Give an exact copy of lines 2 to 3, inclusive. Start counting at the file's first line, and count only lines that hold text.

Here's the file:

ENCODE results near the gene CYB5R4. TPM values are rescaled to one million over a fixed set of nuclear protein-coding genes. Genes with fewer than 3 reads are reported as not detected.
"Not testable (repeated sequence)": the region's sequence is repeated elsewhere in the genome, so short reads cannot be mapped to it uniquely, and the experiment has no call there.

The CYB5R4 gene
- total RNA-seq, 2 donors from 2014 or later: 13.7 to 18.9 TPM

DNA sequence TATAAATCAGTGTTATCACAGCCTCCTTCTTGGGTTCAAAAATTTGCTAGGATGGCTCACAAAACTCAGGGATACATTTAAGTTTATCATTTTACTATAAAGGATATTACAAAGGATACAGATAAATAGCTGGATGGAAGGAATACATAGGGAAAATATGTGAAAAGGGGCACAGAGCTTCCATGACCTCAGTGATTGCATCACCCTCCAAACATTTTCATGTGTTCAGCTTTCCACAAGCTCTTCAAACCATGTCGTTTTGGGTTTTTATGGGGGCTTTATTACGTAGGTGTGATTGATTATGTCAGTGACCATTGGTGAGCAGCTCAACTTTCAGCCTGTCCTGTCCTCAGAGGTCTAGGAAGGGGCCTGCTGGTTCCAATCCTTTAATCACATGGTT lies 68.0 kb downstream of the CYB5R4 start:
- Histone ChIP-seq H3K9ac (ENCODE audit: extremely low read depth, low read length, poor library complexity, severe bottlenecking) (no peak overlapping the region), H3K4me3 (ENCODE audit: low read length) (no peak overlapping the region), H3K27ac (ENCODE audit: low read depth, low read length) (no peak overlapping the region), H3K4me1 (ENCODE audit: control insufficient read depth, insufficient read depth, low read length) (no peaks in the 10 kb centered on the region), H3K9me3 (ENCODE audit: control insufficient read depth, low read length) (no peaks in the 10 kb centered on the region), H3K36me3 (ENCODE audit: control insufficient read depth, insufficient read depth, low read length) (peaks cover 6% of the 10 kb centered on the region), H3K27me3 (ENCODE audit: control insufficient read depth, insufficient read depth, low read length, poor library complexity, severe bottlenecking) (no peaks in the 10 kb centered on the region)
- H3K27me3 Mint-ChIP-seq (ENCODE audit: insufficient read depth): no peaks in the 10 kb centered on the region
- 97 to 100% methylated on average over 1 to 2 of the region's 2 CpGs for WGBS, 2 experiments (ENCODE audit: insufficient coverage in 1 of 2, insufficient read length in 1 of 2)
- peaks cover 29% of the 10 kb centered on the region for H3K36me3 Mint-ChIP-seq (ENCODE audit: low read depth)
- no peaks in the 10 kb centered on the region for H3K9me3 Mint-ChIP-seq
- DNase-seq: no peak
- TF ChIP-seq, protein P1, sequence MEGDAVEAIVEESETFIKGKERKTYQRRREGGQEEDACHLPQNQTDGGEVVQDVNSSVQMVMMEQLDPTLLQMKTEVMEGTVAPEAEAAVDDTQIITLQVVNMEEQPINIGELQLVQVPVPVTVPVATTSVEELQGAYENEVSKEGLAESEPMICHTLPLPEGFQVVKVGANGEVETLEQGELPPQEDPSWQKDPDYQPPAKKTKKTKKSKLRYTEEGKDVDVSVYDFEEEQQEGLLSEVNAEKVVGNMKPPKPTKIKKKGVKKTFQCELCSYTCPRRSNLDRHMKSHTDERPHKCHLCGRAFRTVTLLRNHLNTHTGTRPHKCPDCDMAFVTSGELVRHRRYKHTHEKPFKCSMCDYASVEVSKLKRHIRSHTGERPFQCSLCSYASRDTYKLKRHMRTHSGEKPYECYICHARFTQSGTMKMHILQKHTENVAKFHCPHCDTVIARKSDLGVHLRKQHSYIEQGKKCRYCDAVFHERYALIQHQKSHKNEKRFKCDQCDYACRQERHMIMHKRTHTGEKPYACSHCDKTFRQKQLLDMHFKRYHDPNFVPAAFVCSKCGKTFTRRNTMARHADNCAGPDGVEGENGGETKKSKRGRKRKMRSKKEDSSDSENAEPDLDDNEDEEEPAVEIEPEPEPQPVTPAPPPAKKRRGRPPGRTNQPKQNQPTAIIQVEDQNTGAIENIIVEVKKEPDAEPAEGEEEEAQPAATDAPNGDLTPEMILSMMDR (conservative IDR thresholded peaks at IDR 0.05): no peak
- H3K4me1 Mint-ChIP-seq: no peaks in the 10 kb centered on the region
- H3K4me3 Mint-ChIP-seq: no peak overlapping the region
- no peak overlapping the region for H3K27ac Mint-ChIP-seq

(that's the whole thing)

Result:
"Not testable (repeated sequence)": the region's sequence is repeated elsewhere in the genome, so short reads cannot be mapped to it uniquely, and the experiment has no call there.

The CYB5R4 gene